Perhaps then, James Newman, an Eddie the Eagle for the 2020’s, is ahead of his time in overturning the notion of attaching a number value to a subjective judgement.

When he wrote ‘Down herе in the ashes, yeah, thеre’s something growing’ was that a sexual innuendo, or something more fundamental – is he imagining a popular revolt amongst the underclass? 

Sadly, the euro judges didn’t get any of these deeper meanings. Many of the songs are super-ironic, but the performer has to look as though they are totally serious and 200% into the performance. Any glimmer of insight, like Newman showed, a this-is-a-bit-silly look, then all is lost. Newman and the audience seemed to enjoy his losing far more than performing the song.

Newman has done for songwriting what the Light Brigade did for cavalry tactics; what Dunkirk did for running away; what Count Binface did for democracy and what Gainsborough Trinity have done for football.

Rather than a simple story about the end of the pandemic, Embers was quite subversive. It might have succeeded if the song had been any good. Unfortunately, The Guardian analysis was ‘began like a Daniel Beddingfield B side and went downhill from there’.

As such, Embers was a protest song, but it was no Blowin in the Wind. 

No-one, not even Bob Dylan, ever managed to include the word ‘ontological’ in a song, but I think Supertramp could do it. Next year?  

Mainwaring E, Clark T (2011) We’re shit and we know we are’: identity, place and ontological security in lower league football in England

Ed Mainwaring &Tom Clark 

Pages 107-123 | Published online: 19 Dec 201

99. Duplo Men in a world of Lego.

Thanks to Mr Belton, our young, dynamic English teacher, (nicknamed ‘Sexy B’) we studied the novel ‘1984’ when we were 12.  We found out that George Orwell wrote 1984 in 1948, that it had something to do with propaganda and quite a lot to do with Stalin’s USSR.

Amongst many gems, Orwell coined the term ‘doublethink’, meaning that people could hold two diametrically opposed views at the same time.

Because Orwell was a writer, the concept of doublethink was largely ignored by psychologists, who were still trying to understand how genocides could happen.

In 1957 Leon Festinger coined the term ‘cognitive dissonance’ meaning a situation where two opposed beliefs or behaviours could co-exist.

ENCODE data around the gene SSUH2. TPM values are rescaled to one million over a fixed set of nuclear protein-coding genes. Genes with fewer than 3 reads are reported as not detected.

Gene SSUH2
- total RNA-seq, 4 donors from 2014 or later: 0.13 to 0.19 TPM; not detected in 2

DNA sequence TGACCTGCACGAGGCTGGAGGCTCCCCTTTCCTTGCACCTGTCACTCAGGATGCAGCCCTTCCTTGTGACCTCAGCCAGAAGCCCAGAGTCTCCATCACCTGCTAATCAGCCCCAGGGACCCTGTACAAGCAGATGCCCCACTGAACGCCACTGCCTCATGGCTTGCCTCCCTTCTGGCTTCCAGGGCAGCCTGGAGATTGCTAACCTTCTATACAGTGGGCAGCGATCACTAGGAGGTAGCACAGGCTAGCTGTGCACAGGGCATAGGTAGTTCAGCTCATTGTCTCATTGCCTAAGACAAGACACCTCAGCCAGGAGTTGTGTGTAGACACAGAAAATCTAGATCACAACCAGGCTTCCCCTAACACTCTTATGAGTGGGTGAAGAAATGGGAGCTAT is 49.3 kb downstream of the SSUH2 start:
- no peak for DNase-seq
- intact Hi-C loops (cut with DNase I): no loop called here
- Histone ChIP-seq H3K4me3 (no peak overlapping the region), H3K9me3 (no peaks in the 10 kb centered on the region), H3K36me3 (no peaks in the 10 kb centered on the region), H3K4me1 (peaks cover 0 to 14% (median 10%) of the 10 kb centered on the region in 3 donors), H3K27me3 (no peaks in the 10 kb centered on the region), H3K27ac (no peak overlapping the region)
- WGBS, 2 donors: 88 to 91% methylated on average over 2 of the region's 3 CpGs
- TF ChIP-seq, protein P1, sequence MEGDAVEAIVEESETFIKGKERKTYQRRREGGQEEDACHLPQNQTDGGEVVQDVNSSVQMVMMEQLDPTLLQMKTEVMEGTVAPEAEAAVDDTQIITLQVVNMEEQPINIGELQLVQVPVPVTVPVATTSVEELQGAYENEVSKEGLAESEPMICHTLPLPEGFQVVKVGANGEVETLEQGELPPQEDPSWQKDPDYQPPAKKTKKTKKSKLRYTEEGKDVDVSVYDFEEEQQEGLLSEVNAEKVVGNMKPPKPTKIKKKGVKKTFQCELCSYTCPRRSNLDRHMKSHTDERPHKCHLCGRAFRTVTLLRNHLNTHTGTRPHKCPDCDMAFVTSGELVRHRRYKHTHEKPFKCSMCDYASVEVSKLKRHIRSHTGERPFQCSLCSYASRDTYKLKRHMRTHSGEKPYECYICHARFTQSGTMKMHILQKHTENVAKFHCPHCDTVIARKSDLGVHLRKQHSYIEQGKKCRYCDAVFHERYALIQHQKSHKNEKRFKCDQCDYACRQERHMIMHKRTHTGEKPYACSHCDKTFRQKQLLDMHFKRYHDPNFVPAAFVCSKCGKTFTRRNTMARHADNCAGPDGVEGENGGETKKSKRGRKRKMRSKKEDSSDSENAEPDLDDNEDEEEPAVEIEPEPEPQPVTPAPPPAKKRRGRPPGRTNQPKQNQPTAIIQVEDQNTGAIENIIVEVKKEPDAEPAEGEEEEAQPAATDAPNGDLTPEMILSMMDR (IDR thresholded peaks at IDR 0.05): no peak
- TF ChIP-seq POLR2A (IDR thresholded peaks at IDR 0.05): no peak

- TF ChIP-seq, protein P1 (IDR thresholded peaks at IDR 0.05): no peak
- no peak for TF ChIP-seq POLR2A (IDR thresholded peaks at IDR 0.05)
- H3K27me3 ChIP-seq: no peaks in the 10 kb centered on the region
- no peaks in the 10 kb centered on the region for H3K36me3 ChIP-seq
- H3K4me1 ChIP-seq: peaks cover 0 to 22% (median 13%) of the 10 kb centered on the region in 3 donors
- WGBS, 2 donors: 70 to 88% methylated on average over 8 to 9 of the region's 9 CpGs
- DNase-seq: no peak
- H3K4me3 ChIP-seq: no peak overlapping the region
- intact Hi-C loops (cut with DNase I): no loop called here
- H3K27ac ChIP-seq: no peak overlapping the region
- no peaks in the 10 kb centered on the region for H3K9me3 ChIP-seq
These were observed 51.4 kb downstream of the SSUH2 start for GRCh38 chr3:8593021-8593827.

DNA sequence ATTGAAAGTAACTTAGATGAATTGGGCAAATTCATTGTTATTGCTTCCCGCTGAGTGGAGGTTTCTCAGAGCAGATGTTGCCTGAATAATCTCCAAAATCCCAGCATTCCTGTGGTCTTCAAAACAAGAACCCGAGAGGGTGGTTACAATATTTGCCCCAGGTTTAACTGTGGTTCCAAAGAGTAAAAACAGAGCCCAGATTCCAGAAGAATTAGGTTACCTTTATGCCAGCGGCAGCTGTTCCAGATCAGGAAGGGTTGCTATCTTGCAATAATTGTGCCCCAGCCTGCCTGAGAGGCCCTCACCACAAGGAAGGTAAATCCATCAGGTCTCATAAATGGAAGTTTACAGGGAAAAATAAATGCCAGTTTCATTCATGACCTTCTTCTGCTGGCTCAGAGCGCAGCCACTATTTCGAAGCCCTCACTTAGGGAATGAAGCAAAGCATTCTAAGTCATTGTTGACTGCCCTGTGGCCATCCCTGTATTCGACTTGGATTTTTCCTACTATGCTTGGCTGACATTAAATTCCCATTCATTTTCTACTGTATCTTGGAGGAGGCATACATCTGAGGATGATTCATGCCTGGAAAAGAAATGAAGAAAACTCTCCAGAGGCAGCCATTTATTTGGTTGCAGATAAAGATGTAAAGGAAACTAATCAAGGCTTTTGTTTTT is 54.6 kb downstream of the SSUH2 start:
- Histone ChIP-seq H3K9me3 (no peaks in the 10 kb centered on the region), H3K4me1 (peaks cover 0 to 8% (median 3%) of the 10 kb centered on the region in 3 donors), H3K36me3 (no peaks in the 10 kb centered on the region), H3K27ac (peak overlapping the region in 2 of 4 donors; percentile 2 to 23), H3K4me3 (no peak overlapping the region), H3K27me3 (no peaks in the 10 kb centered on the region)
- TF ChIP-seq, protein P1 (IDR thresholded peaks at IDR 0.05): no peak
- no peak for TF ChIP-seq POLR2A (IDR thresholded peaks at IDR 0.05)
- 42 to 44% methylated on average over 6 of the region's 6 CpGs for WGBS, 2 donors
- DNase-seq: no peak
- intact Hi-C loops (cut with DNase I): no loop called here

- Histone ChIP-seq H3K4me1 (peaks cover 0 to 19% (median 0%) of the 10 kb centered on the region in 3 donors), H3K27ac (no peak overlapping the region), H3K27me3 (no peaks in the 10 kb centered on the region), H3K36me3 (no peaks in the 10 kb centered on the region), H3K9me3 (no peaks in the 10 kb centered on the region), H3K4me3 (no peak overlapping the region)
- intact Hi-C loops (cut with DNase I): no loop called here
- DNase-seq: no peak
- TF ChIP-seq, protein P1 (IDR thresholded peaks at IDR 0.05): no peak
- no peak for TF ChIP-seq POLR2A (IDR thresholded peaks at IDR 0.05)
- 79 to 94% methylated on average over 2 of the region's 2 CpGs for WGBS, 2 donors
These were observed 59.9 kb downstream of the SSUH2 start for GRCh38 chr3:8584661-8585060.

In Orwell’s idea of doublethink, there was no tension or anxiety involved in holding opposing views. There was no need to bring in moral-based concepts like hypocrisy, deceit or plain lying. You just had two different views at the same time.

Whereas with cognitive dissonance there is a tension between the two beliefs, so that a person tries to reduce the tension by pumping up one of the beliefs and diminishing the other. Many (quite unconvincing) experiments took place to show cognitive dissonance happens, at least in samples of carefully selected American college students. 

Also in 1948, the WHO made a statement defining the concept of ‘health’: 

‘Health is a state of complete physical, mental and social well-being and not merely the absence of disease or infirmity’. Health became an entirely different thing from not being ill. More recently people are using the term ‘mental health’ in all kinds of contexts, often stretched or inverted, so that people ask me things like ‘was Trump a bit mental health?’

Trump does not seem unhappy with himself in any way.  Also psychiatrists are not supposed to diagnose people they haven’t met, even if those persons are famous, for instance suggesting certain politicians fit the profile for Narcissistic Personality Disorder. 

According to the ‘Goldwater rule’ in the American Psychiatric Association’s (APA) Principles of Medical Ethics, ‘it is unethical for psychiatrists to give a professional opinion about public figures whom they have not examined in person’.

Shouting at the television probably doesn’t constitute giving a professional opinion so it’s probably OK to keep yelling abuse. The TV can’t hear you, or so we thought.

Despite the rule, in 2019, ‘The Independent’ reported that 350 mental health professionals had written to warn Congress that ‘Trump’s mental state is deteriorating dangerously due to impeachment with potentially catastrophic outcomes’.